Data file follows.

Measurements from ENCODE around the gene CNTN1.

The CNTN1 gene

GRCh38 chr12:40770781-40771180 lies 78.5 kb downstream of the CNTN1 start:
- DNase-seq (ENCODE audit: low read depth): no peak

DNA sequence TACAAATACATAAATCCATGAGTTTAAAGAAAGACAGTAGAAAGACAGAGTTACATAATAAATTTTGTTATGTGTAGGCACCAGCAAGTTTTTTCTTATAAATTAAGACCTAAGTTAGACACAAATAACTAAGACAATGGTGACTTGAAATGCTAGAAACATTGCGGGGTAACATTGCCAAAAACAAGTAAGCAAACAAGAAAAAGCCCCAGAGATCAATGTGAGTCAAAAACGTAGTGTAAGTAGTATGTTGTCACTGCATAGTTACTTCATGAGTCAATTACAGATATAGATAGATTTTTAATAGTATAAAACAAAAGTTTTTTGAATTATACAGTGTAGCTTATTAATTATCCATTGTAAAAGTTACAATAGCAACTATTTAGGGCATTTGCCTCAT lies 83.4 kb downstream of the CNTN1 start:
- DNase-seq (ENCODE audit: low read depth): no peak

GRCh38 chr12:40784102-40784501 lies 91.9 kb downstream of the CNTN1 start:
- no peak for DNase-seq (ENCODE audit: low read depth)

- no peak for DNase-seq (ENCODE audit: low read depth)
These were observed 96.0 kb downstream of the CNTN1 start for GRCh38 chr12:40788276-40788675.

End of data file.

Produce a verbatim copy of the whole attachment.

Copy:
Measurements from ENCODE around the gene CNTN1.

The CNTN1 gene

GRCh38 chr12:40770781-40771180 lies 78.5 kb downstream of the CNTN1 start:
- DNase-seq (ENCODE audit: low read depth): no peak

DNA sequence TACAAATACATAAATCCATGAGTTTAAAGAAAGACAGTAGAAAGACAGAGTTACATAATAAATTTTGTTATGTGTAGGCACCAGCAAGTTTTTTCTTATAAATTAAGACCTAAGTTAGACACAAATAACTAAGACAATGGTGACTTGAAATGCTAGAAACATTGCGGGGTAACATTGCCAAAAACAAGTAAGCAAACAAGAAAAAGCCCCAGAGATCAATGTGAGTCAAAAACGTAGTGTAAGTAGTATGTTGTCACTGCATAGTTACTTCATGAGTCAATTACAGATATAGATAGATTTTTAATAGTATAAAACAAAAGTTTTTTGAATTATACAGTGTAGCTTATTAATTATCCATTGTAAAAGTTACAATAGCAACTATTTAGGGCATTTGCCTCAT lies 83.4 kb downstream of the CNTN1 start:
- DNase-seq (ENCODE audit: low read depth): no peak

GRCh38 chr12:40784102-40784501 lies 91.9 kb downstream of the CNTN1 start:
- no peak for DNase-seq (ENCODE audit: low read depth)

- no peak for DNase-seq (ENCODE audit: low read depth)
These were observed 96.0 kb downstream of the CNTN1 start for GRCh38 chr12:40788276-40788675.